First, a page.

A 51-year-old Australian national sentenced to five years in prison for possessing 40g of methamphetamine in Sihanoukville on Monday requested the Supreme Court to quash his conviction.
“I ask the Supreme Court to free me because I did not possess any drugs as accused by the police,” Dino Rossetto said, explaining during the hearing that he and his family, including four children, had opened a restaurant in Sihanoukville.
He came to know a Cambodian man named Tiger, who bought a motorcycle from him, paying for it in instalments.
On one occasion in 2017, Tiger came to Rossetto’s rented apartment to pay an instalment on the motorcycle and introduced him to his girlfriend, who Rossetto claimed worked as a prostitute.
Tiger was supposed to pay $100 per month but only gave him $10. The couple then invited him to use drugs with them in Rossetto’s apartment.
Later, on September 4, 2017, he was arrested by Preah Sihanouk provincial anti-drugs police in a public park after officials said they had found a small plastic bag containing a white powder near to where he stood.
“I asked the police at the time to show me the drugs, but they did not do so,” Rossetto said.
Police then searched his apartment, finding a package containing 40.87g of a white powder, which the officials said was an illegal substance.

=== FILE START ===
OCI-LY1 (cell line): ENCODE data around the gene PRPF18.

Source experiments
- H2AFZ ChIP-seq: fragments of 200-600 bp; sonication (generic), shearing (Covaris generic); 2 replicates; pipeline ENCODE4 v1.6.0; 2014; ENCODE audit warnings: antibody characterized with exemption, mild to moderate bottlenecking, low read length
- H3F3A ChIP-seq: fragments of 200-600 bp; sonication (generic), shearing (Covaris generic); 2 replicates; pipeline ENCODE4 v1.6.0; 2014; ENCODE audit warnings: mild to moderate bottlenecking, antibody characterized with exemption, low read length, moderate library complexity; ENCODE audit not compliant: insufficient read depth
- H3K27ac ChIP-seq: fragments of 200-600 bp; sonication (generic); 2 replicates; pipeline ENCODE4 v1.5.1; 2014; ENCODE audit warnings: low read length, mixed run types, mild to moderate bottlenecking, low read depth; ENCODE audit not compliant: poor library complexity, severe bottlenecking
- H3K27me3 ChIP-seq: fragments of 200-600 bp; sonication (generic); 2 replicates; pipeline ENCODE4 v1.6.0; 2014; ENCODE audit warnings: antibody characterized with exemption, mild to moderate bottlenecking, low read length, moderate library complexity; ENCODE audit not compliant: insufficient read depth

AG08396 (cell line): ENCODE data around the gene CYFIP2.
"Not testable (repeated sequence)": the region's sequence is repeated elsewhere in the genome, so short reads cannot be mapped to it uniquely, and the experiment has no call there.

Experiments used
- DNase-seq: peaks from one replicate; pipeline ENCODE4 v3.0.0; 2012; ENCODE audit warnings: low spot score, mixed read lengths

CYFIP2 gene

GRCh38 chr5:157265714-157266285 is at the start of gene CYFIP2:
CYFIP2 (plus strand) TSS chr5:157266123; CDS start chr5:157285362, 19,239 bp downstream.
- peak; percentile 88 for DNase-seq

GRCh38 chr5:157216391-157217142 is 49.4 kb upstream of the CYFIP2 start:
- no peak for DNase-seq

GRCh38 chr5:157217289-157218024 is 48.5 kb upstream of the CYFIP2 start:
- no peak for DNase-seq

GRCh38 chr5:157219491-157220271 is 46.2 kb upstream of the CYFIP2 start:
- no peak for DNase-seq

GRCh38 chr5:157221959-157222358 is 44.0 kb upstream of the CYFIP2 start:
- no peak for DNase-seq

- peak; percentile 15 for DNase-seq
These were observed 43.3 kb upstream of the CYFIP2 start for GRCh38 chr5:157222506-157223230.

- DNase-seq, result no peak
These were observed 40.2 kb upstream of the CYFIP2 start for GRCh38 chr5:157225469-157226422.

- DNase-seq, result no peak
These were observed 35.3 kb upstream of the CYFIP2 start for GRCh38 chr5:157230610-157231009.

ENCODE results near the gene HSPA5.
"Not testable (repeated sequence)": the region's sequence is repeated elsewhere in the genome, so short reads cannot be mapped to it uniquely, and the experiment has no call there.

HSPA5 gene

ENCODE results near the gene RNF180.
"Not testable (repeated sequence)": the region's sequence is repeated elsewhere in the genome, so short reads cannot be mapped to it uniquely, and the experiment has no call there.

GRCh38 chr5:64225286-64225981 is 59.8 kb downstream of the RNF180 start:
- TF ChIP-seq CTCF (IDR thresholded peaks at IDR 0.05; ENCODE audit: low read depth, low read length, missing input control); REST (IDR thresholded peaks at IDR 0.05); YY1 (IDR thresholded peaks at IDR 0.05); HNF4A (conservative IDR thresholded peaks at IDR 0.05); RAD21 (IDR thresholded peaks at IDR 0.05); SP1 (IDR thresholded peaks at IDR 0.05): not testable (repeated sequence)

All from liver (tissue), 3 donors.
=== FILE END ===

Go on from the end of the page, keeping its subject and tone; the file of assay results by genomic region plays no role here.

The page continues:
Rossetto told the judge on Monday that he had never kept any drugs inside his apartment and suspected Tiger of having placed them there.
He recounted the earlier occasion when Tiger and his girlfriend, who Rossetto also claimed worked as an informant for the police, came to his home to pay an instalment on the motorbike.
The Australian man asked Tiger and his girlfriend to leave by the rear entrance. Rossetto said this was likely when Tiger had hidden the drugs later found by police.
Tiger was arrested for drug dealing in a separate case. He is currently being held at Preah Sihanouk provincial prison, the court report stated.
The Preah Sihanouk Provincial Court found Rossetto guilty under Article 40 of the Law on Drug Control on January 23 last year and sentenced him to five years in prison. He filed a complaint with the Appeal Court, which upheld the verdict.
Rossetto then hired two defence lawyers, Ly Heng and Men Bora, to appeal his case at the Supreme Court.
Prosecutor Chhuon Chantha said that after reviewing the case, the appellant had been found guilty based on the facts. He said he believed the lower court’s verdict was correct and just.
“I ask that the Appeal Court’s ruling be upheld,” he said.
Defence lawyer Ly Heng said all his client’s problems originated with Tiger. He had owed money to Rossetto, who had no need to be involved with drugs as he had been running a legitimate business.
“I would also like to ask the court to take into account my client’s mental condition – for which he has a letter of confirmation from a doctor in Australia – when overturning the conviction,” he said.
Presiding Judge Khem Bun said the court’s ruling will be announced on July 8.